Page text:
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Sci-fi Saturdays

Robo Cops?

Say it ain't so.

Dubai police have announced the implementation of their robotic and "smart" police force.

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Dubai Police plans use of robots and artificial intelligence by 2020

The first smart police station won't require employees, as authorities in Dubai will launch several forms of smart mechanisms run by artificial intelligence.

Their prototype robot officer was showcased at the Gulf Information Technology Exhibition (GITEX) in 2016. The robot was produced by IBM's supercomputer, Watson, and is able to roll freely and interact (as one would expect is necessary).

One has to wonder how long before such programs are suggested in other jurisdictions. Will labor laws prevent this, delay, or require new laws? Will the savings gained from no work force allow funding of expensive manufacturing, maintenance, and powering of these devices?

how do you feel about an already progressively dehumanized world where no human answers a phone in customer service...or if so, is not located in your country?




Flying cars. Has it finally come to pass?

Just in time for 2020?

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Moller International's Skycar (artists digital rendition).

Many companies are in a race to provide the first commercially viable "flying car". The designs all tend to incorporate more airplane than car, so at the moment it only goes skin deep (not ignoring new air regulations and possible take-offs from places other than an airstrip...).

We will see whether technologies develop to allow more than just cars to fly.

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Slovakian firm AeroMobil plans to finalize its flying car design and begin accepting deposits in 2017.


Manning's Star Wars

When Star Wars was young, the need for Star Wars was as strong as it is today.

Fans cried out for more and a man named Russ Manning helped do that.

Known for his work on the Tarzan and son of Tarzan comics from Dell and newspaper strips, Russ Manning was a master. His Magnus Robot Fighter placed him well into the genre of sci-fi as well.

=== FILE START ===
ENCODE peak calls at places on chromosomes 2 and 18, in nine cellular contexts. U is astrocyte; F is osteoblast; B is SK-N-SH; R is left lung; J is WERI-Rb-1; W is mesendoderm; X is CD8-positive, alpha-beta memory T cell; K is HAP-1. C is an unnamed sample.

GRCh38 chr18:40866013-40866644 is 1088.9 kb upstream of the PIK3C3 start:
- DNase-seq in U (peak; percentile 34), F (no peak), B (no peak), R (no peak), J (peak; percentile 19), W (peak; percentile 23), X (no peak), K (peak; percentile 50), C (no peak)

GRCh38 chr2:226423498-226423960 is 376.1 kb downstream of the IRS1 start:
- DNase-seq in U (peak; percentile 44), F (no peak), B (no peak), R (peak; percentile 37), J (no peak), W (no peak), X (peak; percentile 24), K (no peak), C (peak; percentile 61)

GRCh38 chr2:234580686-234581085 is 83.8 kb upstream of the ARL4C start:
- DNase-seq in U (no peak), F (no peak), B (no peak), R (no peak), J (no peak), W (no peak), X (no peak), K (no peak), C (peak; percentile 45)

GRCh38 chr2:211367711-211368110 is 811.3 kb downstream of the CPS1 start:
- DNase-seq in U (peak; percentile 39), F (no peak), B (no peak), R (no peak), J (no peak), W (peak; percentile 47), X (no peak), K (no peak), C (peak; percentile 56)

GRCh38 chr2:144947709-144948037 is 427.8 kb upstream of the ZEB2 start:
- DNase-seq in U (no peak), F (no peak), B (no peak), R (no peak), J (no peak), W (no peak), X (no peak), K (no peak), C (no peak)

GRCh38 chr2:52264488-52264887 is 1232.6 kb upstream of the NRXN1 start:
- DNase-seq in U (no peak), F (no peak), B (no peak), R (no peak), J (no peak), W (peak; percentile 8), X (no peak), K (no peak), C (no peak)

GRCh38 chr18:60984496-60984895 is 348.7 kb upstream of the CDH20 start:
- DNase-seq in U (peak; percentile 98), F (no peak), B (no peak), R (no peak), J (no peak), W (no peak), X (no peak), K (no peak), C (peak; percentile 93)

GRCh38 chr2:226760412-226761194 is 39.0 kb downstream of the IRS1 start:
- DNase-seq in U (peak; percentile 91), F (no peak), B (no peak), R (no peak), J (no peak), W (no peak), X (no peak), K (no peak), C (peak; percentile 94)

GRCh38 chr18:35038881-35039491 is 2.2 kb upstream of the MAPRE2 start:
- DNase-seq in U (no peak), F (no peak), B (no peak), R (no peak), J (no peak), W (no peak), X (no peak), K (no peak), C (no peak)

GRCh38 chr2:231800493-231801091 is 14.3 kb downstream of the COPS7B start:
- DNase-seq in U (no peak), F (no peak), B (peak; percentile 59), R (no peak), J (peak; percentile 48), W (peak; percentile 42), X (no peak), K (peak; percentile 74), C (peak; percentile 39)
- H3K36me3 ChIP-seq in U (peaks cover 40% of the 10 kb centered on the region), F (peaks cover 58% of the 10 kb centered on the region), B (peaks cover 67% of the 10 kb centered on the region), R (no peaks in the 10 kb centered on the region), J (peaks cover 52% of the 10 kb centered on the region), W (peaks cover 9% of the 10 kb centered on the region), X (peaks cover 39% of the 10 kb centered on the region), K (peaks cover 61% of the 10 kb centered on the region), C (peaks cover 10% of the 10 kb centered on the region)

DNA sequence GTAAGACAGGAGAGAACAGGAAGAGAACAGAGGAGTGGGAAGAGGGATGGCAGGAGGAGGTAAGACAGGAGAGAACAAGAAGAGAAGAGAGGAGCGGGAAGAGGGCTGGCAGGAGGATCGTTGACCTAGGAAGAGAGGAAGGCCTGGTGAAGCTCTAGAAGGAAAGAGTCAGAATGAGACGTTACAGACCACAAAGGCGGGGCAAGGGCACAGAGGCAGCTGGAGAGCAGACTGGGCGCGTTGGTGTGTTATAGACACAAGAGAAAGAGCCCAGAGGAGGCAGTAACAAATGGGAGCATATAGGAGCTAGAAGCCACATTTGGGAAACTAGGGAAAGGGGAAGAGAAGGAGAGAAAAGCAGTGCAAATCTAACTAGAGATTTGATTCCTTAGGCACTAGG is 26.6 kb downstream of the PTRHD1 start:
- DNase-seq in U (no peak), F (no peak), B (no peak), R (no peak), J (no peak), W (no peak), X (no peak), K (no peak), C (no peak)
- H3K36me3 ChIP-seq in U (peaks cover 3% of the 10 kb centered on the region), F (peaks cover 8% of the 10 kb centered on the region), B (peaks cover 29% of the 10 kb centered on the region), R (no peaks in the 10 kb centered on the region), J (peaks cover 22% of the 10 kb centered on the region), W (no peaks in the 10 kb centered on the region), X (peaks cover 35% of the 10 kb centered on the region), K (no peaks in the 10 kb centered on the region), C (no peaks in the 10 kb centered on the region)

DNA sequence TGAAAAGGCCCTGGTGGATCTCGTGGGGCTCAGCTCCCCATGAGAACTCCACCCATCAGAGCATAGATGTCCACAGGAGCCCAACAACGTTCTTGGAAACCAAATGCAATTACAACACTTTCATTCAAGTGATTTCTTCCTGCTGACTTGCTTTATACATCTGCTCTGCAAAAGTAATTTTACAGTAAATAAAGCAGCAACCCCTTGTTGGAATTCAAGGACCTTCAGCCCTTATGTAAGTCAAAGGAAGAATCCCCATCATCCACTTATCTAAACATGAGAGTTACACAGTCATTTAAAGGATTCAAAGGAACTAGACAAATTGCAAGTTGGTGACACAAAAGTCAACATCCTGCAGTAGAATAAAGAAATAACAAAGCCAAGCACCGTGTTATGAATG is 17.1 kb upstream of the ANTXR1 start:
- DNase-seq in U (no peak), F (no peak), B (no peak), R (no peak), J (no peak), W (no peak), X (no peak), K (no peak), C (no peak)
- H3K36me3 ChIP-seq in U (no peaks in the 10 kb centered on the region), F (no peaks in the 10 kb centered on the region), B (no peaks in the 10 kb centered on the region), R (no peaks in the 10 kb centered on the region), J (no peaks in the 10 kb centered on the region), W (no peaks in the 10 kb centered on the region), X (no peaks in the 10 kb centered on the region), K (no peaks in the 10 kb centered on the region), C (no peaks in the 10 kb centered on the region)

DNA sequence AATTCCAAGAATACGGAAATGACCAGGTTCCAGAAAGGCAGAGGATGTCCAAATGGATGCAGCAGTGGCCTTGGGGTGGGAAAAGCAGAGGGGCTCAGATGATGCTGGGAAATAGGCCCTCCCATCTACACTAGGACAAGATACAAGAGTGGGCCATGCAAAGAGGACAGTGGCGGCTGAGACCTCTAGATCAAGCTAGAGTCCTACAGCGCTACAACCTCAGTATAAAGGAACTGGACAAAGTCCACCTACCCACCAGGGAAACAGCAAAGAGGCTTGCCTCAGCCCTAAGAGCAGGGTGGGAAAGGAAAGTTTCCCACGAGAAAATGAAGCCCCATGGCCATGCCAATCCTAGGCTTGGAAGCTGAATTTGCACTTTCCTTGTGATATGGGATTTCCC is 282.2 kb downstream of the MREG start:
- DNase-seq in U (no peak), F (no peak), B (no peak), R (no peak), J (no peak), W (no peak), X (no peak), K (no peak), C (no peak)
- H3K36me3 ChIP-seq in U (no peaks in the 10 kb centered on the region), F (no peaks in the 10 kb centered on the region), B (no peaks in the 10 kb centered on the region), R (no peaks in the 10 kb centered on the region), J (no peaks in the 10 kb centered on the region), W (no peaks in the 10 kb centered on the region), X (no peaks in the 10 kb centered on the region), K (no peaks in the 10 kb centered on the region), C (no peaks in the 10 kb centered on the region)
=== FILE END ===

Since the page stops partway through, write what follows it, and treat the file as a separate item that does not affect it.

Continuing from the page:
Brian Daley

Not a Jinx...

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In school, I stumbled upon Jinx on a Terran Inheritance.

Wow. Most books in the school library were not about science fiction, if we went into the library at all (usually due to rain or forced study).

What a find. Brain told a story that was hilarious, full of action and well developed characters, namely - Hobart Floyt and Alacrity Fitzhugh.

Right, crazy names as well.

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The hunt was on to learn more, to find more of his work. Jinx was the second in a series, that thrilled me, yet it was two years before finding and buying Requiem. And after that came the hunt for Fall of the White Ship Avatar.

What do you do when there is no more of something? In this case, you hold off reading the final novel...for many years.

During that time I discovered some of the Star Wars novels I enjoyed were also by Brian.

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And then...

...there's Gammalaw and the Doomfarers Of Coramonde, books by Brian that have always intrigued.

My discoveries of his uncanny influence on my creative beginnings and joyful media memories didn't end there. Brian and his co-author James Luceno collaborated on a number of novels, including Robotech, while also being contributing writers to the awesome Galaxy Rangers cartoon.

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Tron was never a thing for me, yet Brian wrote the novelization of the original movie.

Brian Daley passed away in 1996.